Lessons Learned from Shooting My First Wedding

Allen Mowery
June 15, 2010

As the wise, idolatrous, and promiscuous King Solomon penned, to everything there is a season, so I figured I would take him up on his offer. This past Saturday was my first time to photograph a wedding…all me…just me… Granted, I had an assistant (Thank God! Let’s send a shout-out to my favorite brother, Caleb!), but I was the only shooter. The week prior to the wedding I was extremely nervous and anxietous, thinking of all of the worst-case scenarios…even having nightmares about the entire day falling apart. But when the day finally arrived, I was surprised by how well it went. It was a tremendous learning experience, and, as promised, I’m sharing that with you.

Location: Antique Automobile Club of America Museum, Hershey, PA – www.aacamuseum.org
Ceremony Time: 6:00 pm
Total Shots Taken: 860
Assistant: Caleb

What I Learned

    • Wedding photography (like most things in life) is a heckuva lot harder and more complicated than it looks.
    • Organization plays just as large a role in the overall outcome as creativity.

    • Regardless of how empowered a camera makes be feel, I am still human.
    • As noted above, I am still human and, therefore, cannot be in more than one place at a time.
    • Know your equipment! There’s no substitute for it. Many of the most important shots (i.e. the ones during the ceremony) only happen once, and you merely have a slim window of time in which to capture them. Fiddling with your camera is not an option. Fortunately, I consider myself to be pretty competent with my equipment, often changing settings without pulling away from the viewfinder. But, regardless, you need that familiarity…
    • Make sure to have fresh batteries in your flash before all major happenings. After the last of the bridal party and come through I was fumbling to change my flash batteries before the bride entered.
    • If possible, use an assistant. This was my first wedding, and I am so thankful that I opted to hire an assistant. In retrospect, there’s no way in heck that I would have it any other way. He was a lifesaver, allowing me to focus on what I needed to without worrying about where my equipment was, where my lights were, etc. Actually, I’m afraid I ran him a little too hard…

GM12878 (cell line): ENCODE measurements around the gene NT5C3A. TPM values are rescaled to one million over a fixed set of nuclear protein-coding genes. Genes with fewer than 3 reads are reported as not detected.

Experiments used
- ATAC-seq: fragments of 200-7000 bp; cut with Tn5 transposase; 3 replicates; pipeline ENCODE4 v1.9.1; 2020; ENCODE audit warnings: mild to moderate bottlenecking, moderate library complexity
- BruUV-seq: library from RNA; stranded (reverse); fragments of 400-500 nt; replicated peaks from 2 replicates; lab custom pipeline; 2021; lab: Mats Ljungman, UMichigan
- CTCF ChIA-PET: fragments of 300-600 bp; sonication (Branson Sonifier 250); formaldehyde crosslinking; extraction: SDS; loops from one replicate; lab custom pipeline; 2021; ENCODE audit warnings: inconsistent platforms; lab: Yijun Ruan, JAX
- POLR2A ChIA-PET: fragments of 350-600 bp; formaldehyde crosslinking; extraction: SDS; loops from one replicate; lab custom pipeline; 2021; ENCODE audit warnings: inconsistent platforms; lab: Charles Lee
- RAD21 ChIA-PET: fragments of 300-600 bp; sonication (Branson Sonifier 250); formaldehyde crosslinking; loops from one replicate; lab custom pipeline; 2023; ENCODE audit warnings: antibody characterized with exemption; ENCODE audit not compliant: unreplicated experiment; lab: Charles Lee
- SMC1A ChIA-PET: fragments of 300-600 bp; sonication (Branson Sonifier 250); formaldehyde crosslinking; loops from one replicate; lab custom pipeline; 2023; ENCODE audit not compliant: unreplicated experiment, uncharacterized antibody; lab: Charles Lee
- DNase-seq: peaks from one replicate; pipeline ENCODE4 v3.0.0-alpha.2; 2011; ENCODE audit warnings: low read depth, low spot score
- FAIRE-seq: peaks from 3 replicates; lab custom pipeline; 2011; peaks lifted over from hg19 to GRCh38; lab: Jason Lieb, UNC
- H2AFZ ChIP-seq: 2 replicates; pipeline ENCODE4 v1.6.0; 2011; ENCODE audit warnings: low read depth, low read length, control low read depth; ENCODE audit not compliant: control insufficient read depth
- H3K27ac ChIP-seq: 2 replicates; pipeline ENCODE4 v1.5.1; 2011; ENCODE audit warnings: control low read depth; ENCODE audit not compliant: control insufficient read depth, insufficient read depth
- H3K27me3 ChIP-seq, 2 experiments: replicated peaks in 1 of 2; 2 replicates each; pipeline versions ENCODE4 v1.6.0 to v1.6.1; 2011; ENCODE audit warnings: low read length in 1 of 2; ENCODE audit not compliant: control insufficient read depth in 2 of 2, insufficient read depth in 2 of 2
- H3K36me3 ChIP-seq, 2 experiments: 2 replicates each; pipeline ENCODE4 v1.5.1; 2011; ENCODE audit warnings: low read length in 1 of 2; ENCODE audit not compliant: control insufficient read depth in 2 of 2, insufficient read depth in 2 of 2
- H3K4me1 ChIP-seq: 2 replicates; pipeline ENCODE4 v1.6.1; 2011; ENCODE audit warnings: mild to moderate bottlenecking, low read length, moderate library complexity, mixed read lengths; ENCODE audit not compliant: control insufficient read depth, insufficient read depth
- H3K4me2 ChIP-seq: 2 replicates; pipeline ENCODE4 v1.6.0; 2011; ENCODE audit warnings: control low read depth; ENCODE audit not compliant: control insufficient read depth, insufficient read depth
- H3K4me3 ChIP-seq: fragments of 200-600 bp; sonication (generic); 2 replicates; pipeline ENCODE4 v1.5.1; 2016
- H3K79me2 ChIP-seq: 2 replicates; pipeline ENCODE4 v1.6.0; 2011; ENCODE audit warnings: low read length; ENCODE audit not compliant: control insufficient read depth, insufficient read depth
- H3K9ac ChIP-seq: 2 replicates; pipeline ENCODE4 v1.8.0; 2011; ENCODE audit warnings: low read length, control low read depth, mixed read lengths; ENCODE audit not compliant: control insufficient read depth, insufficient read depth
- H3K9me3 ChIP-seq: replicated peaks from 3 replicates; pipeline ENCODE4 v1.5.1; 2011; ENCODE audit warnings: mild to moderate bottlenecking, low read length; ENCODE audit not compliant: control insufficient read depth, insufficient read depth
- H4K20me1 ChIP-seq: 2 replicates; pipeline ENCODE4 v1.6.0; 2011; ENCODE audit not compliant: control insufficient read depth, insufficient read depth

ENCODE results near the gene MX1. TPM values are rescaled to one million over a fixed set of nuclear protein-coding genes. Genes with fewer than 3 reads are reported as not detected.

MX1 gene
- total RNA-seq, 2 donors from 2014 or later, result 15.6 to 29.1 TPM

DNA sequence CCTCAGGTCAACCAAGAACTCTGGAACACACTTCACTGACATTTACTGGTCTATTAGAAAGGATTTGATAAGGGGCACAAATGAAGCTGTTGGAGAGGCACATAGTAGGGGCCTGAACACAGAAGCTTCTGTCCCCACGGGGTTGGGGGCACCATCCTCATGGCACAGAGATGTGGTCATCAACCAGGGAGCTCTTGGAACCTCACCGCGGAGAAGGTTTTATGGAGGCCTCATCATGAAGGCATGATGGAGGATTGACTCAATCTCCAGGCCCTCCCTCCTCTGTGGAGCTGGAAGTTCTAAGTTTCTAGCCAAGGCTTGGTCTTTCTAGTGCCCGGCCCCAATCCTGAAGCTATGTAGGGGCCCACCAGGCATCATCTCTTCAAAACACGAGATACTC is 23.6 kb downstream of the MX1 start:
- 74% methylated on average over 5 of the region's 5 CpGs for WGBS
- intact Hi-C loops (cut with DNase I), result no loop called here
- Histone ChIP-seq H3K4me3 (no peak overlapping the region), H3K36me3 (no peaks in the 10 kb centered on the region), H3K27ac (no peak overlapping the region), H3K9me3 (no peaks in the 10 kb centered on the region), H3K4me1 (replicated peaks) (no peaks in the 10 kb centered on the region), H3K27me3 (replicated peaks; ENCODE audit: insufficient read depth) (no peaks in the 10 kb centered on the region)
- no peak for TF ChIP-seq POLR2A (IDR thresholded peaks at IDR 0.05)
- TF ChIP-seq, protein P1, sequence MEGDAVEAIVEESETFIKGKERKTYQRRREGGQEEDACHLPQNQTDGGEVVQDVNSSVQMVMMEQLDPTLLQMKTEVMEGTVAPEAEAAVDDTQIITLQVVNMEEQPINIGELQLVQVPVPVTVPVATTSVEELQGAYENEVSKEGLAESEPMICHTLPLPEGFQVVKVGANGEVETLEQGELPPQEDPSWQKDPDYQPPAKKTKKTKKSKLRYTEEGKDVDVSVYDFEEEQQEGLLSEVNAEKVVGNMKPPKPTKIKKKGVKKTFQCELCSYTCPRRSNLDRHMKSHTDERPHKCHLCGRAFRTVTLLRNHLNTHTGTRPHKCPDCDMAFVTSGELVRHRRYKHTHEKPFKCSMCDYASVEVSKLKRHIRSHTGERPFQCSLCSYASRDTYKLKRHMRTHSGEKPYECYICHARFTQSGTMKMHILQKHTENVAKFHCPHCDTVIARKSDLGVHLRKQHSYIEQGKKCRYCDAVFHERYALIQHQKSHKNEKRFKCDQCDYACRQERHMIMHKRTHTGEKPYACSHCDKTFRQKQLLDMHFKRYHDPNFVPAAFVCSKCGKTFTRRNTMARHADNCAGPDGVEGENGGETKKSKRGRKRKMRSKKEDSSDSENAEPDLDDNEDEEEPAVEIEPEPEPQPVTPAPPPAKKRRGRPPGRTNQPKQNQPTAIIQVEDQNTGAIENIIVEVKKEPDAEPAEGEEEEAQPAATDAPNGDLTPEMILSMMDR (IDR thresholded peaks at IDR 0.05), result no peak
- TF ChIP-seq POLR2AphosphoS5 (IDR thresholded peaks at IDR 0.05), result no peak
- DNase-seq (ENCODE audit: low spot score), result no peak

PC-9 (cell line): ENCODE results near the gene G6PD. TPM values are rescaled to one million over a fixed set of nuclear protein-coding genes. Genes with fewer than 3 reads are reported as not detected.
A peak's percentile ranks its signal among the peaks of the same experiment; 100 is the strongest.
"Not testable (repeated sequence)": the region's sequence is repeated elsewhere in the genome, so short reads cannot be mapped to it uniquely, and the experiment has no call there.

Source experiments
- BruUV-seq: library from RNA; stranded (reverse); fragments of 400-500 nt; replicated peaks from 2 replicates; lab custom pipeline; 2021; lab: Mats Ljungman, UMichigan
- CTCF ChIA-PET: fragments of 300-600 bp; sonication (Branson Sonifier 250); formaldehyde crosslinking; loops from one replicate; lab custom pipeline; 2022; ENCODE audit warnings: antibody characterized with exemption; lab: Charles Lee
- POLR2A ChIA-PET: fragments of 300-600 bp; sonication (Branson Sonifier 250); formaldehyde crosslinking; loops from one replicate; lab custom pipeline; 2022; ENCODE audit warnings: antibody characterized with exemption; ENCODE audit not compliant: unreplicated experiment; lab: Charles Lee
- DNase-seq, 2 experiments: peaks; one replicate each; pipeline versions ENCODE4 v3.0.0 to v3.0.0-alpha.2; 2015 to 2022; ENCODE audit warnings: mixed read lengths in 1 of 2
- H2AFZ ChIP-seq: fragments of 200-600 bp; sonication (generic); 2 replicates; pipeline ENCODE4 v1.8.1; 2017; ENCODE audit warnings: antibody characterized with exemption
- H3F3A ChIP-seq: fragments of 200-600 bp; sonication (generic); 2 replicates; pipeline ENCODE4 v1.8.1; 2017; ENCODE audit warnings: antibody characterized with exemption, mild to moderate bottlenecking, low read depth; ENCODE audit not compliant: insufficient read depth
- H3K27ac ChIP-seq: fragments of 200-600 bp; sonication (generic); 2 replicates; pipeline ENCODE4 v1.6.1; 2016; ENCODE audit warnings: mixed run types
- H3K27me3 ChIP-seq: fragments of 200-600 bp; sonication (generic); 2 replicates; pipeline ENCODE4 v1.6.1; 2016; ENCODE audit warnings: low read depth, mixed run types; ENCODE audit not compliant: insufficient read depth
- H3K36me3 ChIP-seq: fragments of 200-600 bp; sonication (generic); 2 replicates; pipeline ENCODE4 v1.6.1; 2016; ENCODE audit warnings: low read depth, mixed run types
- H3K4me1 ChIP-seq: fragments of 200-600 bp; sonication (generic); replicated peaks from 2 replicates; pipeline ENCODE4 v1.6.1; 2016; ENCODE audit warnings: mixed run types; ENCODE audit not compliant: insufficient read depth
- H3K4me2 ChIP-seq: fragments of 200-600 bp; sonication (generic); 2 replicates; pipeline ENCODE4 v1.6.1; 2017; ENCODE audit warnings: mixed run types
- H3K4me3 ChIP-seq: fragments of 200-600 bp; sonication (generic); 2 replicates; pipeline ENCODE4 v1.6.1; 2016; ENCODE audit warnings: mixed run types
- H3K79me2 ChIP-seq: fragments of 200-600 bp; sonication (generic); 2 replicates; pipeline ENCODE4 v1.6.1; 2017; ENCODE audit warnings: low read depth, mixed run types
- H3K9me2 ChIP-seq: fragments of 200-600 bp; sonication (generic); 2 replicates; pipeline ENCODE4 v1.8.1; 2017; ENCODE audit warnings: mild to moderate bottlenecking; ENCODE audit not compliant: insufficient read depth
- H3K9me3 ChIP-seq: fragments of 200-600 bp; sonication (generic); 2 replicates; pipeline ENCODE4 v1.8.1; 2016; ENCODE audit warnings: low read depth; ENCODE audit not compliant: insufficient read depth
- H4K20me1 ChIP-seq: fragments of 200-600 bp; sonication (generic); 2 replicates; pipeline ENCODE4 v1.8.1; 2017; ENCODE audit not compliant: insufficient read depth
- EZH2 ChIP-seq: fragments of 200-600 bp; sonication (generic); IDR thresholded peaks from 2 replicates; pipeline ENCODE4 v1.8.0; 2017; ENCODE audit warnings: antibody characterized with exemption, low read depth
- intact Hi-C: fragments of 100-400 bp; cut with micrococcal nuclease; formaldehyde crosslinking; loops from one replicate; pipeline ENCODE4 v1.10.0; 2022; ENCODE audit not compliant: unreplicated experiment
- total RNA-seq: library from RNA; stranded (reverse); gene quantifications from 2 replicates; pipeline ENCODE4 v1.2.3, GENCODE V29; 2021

FOTO NOTE: I used a rather simple lighting setup for all of the “roving,” non-ceremony shots. I attached my Promaster 7000m (complete with my own “FrankenFoto” $.30 DIY Gary Fong Lightsphere) to a wireless receiver (a cheap eBay purchase…that works very well) and mounted both on top of a monopod. This allowed Caleb to extend the height as needed and provide a nice, diffused, elevated light source. Overall, it worked pretty well.

  • Have a good chat with the bride and groom beforehand. Unfortunately, I was asked to photograph the wedding less than a month prior to the actual event. This (and various schedule conflicts) greatly limited the time that I had for clear communication with both the bride and groom. We made it through just fine, but it definitely would have helped.

What Went Right

  • I had an assistant.
  • There were no equipment malfunctions or breakdowns.
  • I tried to be as organized as possible (from equipment lists and shots lists to photography itineraries), especially considering the shortened length of time I had to prepare…and it paid off!
  • The venue staff was amazing to work with! (Shout-out to the wedding coordinator, Melissa!)
  • The bridal party was a lot of fun throughout the entire gig.
  • I had a great time!

What I Would Do Differently

  • As mentioned above, I would definitely sit down with the bride and groom, face-to-face, to discuss the entire itinerary for the day, the schedule of photographs, and share what I needed to have happen in order to capture the images they wanted. Like I said, we made it through fine, but as mentioned above, I cannot be in two places at one time.
  • While my FrankenFoto Lightsphere worked pretty well, I would probably use a different light modifier for the majority of the shots. That is why I created my own FrankenFoto reflective umbrella last night (works great!) to not only use for portraits but to mount to the roving monopod as well. (Will post when I finish the mounting bracket.)
  • I would take charge to a greater degree. No, I wouldn’t be bossy, rude, or generally obnoxious, but I would command a little more authority. I’m being hired for a specific purpose, and I want to do my best to get them the results they desire and deserve.

And, for those of you who are wondering, I will be posting the wedding set here once I finish the post-production and upload the photos to Flickr. But right now, I’m still sorting through the images…

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